Union Station (Gary, Indiana)

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Gary Union Station
GaryStationcardlarge.jpg
Gary Union Station
General information
Architectural style Neoclassical
Address 185 Broadway,
Gary, Indiana
Coordinates 41°36′20.3″N 87°20′13.07″W / 41.605639°N 87.3369639°W / 41.605639; -87.3369639
Design and construction
Architect M. A. Lang

Union Station in Gary, Indiana was built in 1910, just four years after the city was founded. The station is located between the elevated lines of the Lake Shore and Michigan Southern Railway and Baltimore & Ohio Railroad. Built in a Beaux-Arts style utilizing the new cast-in-place concrete methods in which, after pouring, the concrete was scored to resemble stone.[1] The building was closed in the 1950s.

Indiana Landmarks has placed the building on its 10 Most Endangered Places in Indiana list.[2]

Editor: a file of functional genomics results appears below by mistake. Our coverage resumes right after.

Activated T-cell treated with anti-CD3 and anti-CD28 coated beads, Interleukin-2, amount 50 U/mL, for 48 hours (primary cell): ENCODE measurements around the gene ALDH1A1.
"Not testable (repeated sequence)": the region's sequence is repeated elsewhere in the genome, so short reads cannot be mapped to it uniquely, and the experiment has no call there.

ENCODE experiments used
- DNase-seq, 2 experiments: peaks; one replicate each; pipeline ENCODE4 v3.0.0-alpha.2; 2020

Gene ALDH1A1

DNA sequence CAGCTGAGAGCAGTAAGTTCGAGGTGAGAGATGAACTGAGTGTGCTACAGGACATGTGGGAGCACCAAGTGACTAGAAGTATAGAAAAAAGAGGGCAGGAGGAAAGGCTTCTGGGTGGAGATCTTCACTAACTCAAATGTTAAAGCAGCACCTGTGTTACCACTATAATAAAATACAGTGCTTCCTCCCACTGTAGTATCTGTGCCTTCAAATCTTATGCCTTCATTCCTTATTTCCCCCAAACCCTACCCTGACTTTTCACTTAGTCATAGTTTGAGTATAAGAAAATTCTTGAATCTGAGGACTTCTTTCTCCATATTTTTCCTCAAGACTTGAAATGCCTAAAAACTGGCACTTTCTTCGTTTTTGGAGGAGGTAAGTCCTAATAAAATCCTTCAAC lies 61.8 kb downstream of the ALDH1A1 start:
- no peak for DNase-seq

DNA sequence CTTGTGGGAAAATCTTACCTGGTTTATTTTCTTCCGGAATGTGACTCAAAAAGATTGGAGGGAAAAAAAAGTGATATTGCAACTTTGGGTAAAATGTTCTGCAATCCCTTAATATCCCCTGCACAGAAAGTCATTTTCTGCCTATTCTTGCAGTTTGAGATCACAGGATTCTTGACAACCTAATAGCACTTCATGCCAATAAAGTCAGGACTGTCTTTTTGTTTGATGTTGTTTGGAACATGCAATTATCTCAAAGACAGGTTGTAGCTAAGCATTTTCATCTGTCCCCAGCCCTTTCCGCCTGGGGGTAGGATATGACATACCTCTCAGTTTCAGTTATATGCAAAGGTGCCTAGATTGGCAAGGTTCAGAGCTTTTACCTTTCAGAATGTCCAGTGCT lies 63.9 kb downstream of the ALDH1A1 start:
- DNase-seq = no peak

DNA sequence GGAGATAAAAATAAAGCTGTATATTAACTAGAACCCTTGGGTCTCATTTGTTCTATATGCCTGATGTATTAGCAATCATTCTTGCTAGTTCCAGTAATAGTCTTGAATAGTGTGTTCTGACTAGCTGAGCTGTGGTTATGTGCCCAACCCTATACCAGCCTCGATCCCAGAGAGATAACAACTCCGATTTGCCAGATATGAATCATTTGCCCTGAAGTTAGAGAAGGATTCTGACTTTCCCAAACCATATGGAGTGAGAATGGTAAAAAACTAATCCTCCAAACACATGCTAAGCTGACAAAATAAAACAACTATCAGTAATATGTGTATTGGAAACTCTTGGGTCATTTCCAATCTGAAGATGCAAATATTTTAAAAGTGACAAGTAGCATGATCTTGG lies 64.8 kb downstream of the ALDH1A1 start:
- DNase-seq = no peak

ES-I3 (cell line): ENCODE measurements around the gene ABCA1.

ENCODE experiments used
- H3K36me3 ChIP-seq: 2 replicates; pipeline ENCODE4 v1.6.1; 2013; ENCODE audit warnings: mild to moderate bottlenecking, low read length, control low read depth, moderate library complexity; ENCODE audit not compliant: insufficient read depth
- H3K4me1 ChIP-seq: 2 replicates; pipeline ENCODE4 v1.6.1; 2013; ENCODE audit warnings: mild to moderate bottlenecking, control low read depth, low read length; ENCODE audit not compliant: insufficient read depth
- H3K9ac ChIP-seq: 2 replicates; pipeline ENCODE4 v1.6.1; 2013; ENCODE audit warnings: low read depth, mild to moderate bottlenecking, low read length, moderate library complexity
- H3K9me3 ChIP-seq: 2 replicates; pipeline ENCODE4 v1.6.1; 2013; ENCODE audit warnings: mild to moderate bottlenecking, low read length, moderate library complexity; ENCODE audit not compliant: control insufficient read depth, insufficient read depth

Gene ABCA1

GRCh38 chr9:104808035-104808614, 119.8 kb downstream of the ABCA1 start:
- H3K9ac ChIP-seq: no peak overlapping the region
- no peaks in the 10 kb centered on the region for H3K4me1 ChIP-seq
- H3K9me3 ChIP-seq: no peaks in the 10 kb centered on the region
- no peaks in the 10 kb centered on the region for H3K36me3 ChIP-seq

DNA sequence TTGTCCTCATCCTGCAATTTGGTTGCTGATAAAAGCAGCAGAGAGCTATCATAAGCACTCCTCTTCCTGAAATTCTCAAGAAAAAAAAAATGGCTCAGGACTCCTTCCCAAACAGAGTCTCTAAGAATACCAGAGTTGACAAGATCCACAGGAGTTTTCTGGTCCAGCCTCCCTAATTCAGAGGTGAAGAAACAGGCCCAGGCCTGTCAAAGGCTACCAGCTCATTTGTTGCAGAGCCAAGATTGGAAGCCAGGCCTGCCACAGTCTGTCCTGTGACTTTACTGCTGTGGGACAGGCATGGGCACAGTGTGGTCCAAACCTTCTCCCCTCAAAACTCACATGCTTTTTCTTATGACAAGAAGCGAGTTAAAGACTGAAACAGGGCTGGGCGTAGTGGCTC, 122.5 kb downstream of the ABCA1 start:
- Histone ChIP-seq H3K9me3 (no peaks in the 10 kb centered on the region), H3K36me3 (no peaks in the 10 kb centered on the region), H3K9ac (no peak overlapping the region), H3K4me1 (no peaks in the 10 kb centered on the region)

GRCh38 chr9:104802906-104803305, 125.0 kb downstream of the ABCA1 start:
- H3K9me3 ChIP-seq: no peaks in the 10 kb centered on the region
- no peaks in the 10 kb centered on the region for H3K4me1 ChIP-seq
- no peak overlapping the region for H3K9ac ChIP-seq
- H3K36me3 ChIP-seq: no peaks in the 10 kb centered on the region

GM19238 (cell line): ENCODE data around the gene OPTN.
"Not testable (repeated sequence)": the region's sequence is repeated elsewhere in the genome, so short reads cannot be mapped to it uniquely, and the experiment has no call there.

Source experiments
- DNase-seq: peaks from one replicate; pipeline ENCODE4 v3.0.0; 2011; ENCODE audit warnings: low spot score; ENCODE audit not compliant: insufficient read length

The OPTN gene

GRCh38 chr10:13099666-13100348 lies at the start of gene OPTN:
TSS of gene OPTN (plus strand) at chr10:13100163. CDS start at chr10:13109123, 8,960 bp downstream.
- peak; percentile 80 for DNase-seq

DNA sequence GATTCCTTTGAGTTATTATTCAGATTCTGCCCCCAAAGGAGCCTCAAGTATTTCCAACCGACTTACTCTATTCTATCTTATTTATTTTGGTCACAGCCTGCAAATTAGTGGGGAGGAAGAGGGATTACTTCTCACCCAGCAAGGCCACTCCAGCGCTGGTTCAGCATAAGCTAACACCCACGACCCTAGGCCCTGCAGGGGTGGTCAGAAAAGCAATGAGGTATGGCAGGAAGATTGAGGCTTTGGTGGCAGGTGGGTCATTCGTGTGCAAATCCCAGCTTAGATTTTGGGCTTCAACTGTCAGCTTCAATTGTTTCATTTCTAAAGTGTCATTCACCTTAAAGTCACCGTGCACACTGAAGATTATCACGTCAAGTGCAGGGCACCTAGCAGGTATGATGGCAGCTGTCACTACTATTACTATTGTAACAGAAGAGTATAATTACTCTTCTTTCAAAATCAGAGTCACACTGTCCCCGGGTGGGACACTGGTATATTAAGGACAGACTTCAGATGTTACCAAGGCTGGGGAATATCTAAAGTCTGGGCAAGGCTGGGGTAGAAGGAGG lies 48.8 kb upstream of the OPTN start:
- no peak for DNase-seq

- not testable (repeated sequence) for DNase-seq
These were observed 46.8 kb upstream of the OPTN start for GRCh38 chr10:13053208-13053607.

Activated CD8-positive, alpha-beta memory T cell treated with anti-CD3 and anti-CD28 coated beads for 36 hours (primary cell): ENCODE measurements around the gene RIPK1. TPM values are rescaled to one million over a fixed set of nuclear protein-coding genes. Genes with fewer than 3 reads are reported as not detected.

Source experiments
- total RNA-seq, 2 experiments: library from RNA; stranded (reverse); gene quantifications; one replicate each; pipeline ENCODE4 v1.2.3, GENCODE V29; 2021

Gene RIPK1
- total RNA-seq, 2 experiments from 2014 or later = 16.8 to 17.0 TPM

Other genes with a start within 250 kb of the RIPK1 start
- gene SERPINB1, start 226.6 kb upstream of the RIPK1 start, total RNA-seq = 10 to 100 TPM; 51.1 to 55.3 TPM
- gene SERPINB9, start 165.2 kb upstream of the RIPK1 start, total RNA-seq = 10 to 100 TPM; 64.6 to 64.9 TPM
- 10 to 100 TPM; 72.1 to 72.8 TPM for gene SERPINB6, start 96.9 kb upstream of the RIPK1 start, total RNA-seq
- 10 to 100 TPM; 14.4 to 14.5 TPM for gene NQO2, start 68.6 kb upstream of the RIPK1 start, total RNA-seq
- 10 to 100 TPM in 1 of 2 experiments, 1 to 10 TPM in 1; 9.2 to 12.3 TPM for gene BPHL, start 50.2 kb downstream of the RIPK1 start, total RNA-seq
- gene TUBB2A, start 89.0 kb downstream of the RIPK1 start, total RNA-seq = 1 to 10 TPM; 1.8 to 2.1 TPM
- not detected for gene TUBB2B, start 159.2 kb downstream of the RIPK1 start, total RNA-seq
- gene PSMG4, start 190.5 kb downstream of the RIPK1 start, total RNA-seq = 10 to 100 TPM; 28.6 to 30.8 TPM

Location[edit]

The building faces west on Broadway. Because it sits between two raised rail lines, it is nearly invisible until one is next to it. The only sign still visible inside or outside the building is a painted notice on the front pillar that says “No Parking Cabs Only”. The method of construction has retained its integrity after 50 years of abandonment.[3]

Interior[edit]

Union Station in 2009

The main room is a two stories hall. At the east end of the hall is a staircase to the loading platform on the upper level. Built into a hill, the building is only a single story in the back. A door on the south side leads from a cobblestone driveway. Across the drive is a staircase built up to track level along the south side. On the north there is a tunnel under the tracks to a stairway up to the loading platform.[3]

Popular culture[edit]

Gary's Union Station was used as an example for what could happen to a Chicago building in 30 years without humans providing maintenance and upkeep on Life After People: The Series (Season 1, Episode 2).

Union Station was a filming location for the 1951 Alan Ladd movie Appointment with Danger.[4] This shows off a unique feature of the building not clearly visible in most photographs; the eight bar radial star design in each section of window, similar to the design of the British Union Flag. The similarity is probably accidental.

References[edit]

External links[edit]

Preceding station   Baltimore and Ohio   Following station
Main Line
New York Central Railroad
toward Chicago
Water Level Route